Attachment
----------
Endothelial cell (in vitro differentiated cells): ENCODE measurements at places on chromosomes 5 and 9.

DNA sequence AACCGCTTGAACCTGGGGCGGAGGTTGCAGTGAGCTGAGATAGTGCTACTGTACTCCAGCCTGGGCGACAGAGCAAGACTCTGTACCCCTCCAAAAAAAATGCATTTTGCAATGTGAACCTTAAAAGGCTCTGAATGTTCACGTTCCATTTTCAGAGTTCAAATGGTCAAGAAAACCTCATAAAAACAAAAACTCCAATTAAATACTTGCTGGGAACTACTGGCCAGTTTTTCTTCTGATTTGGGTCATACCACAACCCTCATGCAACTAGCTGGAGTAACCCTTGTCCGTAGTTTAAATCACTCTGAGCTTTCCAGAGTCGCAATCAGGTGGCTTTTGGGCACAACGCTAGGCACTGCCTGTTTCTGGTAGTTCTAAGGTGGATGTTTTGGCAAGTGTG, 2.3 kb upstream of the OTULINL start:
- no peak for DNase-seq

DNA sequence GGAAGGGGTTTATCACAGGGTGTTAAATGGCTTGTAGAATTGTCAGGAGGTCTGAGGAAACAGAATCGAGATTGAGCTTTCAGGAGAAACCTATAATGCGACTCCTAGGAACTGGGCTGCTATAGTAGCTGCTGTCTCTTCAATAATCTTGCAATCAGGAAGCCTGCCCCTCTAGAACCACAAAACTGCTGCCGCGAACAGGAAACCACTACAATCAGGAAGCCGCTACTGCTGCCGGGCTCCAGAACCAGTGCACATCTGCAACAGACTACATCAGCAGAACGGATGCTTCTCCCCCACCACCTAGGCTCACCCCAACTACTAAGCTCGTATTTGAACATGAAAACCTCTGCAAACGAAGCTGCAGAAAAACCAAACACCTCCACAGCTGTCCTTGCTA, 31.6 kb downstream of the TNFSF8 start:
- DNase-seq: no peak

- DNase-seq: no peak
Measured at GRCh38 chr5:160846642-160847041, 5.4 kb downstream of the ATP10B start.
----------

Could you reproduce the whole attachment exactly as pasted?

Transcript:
Endothelial cell (in vitro differentiated cells): ENCODE measurements at places on chromosomes 5 and 9.

DNA sequence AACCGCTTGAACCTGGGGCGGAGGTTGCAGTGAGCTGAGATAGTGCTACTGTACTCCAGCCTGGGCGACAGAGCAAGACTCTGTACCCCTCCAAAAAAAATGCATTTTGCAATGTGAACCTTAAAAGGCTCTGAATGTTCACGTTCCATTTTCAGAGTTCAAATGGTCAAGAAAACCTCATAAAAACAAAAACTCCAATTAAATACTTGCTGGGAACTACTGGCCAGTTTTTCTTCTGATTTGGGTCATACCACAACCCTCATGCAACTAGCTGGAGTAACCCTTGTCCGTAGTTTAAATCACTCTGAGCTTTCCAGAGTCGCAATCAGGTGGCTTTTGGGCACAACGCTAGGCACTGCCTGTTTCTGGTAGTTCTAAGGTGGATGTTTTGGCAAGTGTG, 2.3 kb upstream of the OTULINL start:
- no peak for DNase-seq

DNA sequence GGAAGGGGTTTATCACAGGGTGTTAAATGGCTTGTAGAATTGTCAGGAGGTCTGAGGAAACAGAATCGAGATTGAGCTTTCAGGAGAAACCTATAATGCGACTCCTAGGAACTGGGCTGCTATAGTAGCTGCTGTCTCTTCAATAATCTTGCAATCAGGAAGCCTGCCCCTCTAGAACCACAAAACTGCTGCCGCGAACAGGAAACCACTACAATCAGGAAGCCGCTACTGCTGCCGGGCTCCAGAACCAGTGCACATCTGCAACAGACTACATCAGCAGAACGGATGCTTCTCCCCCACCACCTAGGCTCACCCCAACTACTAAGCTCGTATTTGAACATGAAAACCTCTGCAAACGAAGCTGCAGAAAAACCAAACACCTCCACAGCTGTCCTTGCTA, 31.6 kb downstream of the TNFSF8 start:
- DNase-seq: no peak

- DNase-seq: no peak
Measured at GRCh38 chr5:160846642-160847041, 5.4 kb downstream of the ATP10B start.